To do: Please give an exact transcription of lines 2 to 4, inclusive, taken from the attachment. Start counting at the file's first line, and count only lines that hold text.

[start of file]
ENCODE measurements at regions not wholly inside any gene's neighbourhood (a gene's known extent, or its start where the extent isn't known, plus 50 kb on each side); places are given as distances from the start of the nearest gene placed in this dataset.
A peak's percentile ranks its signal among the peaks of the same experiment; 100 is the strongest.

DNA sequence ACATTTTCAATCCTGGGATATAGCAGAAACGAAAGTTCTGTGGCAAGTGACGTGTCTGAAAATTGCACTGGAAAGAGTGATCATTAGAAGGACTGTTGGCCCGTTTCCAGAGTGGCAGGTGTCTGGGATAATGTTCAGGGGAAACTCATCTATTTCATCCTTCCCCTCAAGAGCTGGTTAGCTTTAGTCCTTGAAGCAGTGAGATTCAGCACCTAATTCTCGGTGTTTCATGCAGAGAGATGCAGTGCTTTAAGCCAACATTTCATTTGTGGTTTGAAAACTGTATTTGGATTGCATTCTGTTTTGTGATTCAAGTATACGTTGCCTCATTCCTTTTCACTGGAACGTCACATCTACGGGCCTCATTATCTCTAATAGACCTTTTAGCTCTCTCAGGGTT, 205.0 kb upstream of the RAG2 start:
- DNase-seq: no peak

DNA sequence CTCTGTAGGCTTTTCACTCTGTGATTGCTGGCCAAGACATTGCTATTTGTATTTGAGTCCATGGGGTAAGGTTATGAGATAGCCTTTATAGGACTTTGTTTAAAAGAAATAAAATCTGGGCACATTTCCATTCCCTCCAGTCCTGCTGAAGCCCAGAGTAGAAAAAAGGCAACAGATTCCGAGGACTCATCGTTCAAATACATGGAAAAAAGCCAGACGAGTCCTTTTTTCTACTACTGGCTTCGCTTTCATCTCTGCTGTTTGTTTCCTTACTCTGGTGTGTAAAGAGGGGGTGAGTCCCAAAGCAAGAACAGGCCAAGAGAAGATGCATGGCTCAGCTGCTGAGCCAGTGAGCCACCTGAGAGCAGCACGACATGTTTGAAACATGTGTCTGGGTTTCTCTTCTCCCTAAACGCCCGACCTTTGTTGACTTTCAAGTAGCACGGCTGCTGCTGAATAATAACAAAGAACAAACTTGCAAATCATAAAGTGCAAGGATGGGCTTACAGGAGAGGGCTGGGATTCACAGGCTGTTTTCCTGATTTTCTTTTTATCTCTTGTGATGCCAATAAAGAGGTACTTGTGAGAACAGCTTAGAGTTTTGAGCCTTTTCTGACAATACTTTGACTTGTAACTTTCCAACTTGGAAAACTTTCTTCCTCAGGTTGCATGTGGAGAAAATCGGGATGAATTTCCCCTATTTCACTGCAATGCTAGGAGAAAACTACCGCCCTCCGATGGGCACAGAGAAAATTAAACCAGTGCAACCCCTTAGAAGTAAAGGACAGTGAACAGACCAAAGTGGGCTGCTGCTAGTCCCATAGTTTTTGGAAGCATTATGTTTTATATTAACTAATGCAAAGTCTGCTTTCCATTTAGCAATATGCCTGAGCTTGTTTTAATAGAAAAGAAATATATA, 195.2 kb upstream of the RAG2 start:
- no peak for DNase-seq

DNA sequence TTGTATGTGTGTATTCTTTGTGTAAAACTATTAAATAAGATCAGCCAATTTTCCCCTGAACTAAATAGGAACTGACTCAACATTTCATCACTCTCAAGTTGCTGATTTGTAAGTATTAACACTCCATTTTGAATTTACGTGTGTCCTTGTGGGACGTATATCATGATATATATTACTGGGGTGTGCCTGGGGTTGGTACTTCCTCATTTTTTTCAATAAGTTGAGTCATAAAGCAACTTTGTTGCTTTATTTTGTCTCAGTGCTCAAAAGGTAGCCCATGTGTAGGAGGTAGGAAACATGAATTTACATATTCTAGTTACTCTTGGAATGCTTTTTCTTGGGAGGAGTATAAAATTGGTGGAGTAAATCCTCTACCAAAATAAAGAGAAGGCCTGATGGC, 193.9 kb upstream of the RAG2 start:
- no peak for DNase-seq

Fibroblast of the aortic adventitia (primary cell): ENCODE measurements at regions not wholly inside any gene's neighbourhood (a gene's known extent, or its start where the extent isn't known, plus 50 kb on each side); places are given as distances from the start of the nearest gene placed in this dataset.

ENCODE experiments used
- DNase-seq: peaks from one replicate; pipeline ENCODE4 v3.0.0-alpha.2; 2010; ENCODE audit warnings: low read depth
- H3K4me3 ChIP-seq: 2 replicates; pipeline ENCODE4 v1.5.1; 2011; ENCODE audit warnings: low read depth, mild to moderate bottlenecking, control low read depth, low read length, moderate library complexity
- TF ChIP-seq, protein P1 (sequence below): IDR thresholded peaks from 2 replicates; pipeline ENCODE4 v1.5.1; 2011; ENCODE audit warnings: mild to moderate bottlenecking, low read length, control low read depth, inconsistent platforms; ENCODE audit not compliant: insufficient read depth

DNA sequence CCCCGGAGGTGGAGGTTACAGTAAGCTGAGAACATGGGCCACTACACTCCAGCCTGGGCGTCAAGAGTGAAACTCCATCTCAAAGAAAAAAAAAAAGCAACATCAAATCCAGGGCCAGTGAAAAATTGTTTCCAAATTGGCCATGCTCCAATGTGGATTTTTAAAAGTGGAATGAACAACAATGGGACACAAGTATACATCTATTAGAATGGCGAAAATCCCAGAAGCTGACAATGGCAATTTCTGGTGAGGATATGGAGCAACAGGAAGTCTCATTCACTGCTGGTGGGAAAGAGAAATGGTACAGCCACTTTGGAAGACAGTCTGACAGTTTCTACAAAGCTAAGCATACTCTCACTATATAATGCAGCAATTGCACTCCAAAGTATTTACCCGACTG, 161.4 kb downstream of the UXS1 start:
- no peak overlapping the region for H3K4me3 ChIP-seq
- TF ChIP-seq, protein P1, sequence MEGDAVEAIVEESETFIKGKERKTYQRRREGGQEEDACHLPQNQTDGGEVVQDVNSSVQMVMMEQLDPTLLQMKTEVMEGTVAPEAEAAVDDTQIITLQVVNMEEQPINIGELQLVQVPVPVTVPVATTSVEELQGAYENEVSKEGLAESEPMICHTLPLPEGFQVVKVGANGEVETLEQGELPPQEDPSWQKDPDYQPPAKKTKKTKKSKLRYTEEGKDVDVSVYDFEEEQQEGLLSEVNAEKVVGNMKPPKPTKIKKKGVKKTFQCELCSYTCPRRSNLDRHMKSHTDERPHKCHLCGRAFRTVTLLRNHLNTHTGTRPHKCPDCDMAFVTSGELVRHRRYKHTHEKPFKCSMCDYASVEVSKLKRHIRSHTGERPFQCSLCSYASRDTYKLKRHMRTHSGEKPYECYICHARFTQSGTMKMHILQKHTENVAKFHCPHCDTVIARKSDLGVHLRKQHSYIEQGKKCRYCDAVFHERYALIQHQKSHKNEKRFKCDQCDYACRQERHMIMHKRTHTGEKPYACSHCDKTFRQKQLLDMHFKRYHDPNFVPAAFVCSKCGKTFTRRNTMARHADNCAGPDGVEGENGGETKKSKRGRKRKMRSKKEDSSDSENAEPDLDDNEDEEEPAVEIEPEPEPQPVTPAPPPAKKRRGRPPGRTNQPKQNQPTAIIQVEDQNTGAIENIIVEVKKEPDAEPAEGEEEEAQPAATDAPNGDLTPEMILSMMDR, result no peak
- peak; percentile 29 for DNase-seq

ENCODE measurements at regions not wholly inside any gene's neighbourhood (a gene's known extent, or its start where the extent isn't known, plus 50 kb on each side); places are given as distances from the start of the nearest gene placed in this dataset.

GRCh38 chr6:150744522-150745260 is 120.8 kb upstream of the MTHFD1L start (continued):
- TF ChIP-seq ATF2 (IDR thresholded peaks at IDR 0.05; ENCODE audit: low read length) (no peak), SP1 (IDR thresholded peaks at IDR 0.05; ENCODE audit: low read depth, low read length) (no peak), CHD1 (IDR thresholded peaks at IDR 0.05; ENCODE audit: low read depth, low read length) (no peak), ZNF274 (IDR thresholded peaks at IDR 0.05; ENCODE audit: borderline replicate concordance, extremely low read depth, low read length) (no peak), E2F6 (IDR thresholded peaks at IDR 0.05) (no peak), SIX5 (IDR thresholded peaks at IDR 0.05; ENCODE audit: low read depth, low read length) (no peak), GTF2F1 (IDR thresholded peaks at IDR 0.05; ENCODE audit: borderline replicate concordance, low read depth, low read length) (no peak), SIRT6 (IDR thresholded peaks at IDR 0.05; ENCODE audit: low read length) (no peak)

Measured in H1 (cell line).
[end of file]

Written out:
A peak's percentile ranks its signal among the peaks of the same experiment; 100 is the strongest.

DNA sequence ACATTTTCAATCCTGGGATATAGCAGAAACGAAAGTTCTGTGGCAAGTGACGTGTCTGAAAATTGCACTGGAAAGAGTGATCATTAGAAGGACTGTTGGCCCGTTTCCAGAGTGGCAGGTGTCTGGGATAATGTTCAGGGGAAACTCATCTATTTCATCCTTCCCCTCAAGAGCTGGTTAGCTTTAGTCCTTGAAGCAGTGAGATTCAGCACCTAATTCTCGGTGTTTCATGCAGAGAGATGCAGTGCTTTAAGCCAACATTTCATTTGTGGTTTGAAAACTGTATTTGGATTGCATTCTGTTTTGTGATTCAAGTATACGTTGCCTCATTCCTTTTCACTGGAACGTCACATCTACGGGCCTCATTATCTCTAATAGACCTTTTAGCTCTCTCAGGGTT, 205.0 kb upstream of the RAG2 start:
- DNase-seq: no peak